I took these pictures on March, during my trip to Florence. I don’t know why I waited so long to post them, anyway, La Specola is the first wunderkammer-museum I saw, that’s way the pictures are so faltering. At first I was fascinated by butterflies collections and shells but the more I was going on the more everything started to amaze me . While I was strolling through the rooms of the museum I met only two other people, but I was not surprised as this museum is not so famous and Florence people almost ignore it. The anatomy section is the most famous one, hosting wax models of Clemente Susini and the visionary yet dreadful works of Zumbo which I missed to photograph. Probably if I’d visited La Specola today I would have taken more pictures.
This museum is located in the former Palazzo Torrigani at Via Romana 17, near the Pitti Palace. It’s called La Specola from latin specula, which means observatory, a reference to the astronomical observatory founded there in 1790.
Several generations of the Medicis had collected with passion great artistic treasures, but also a wide range of natural treasures like fossils, animals, minerals and exotic plants. This material and the new addition, which includes also a very large collection of books from all over Europe, was used by the enlightened Pietro Leopoldo di Lorena, with the aid of the abbot Felice Fontana (1730-1805) to create a Museum of Natural History opened to the public. For this reason, the prince purchased in 1771 the block of buildings situated next to the Pitti Palace, which still is the present-day location of the museum. “La Specola” was officially inaugurated in 1775; until the early years of the l9th century it was the only scientific museum specifically created for the public, with opening hours, guides and keepers.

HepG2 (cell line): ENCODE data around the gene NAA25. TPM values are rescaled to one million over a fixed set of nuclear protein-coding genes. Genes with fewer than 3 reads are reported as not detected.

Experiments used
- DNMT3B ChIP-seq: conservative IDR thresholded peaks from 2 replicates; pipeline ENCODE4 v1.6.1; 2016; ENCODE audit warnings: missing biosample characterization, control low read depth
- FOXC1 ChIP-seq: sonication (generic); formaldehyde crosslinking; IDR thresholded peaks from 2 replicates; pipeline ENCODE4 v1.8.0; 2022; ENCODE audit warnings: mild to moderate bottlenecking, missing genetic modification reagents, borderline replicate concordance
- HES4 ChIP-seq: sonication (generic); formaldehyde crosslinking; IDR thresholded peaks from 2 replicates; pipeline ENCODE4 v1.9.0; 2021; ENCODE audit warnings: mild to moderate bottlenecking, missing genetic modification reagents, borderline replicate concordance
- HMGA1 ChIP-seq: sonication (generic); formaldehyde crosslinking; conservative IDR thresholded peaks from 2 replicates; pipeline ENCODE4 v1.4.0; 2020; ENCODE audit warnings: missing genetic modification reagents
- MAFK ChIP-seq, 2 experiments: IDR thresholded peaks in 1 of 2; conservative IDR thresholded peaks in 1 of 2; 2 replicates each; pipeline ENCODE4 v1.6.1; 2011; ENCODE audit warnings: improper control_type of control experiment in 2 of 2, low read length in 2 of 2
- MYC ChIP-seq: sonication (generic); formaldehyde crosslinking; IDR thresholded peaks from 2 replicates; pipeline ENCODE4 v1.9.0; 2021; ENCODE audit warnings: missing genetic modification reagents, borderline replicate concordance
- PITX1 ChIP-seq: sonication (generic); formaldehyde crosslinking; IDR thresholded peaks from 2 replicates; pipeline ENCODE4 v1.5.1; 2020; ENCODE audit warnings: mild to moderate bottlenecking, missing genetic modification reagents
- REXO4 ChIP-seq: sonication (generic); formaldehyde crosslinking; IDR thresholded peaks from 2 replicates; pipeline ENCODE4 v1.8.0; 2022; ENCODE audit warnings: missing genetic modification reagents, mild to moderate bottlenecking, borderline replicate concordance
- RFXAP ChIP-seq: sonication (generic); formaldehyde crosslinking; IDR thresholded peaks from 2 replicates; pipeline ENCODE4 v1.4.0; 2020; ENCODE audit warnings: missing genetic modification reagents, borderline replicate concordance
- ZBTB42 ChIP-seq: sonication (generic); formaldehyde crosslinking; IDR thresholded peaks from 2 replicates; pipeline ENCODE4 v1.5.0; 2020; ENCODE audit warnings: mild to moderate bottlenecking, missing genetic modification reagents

Today visitors have access to 34 rooms: 24 are dedicated to zoology and 10 to anatomic waxes.
The zoological section displays both recently acquired and old examples of animals preserved with the technique of taxidermy, such as the hippopotamus that was apparently given to the Grand Duke in the second half of the 17th century and lived for a few years in the Boboli Gardens.
The Museum is particularly proud of its collection of anatomic waxes, an art introduced in Florence by Ludovico Cigoli (1559-1613), which enjoyed its maximum period of splendour and technical and scientific accuracy during the 18th century. The wax collection, unique in the quantity and beauty of its pieces, was created in order to teach anatomy without having to directly observe a cadaver. The most famous representative of wax sculpture was Clemente Susini (I saw more works of him at Palazzo Poggi) who made the most important pieces of the collection in the laboratory of the Museum (that has not been in use for Down a century).
The most important pieces of the wax collection is represented by the group of waxes by Gaetano Zumbo (1656-1701), which possess an extraordinary artistic value besides representing excellent anatomical models.
sources: museumsinflorence.com; wikipedia.com;
Ruggero Verity collection. He was responsible for the naming of 2-3000 butterflies, his collection of close to 250,000 butterflies together with his library is now in La Specola.
Hunting trophies of Prince Vittorio Emanuele of Savoy
from the window
The anatomical section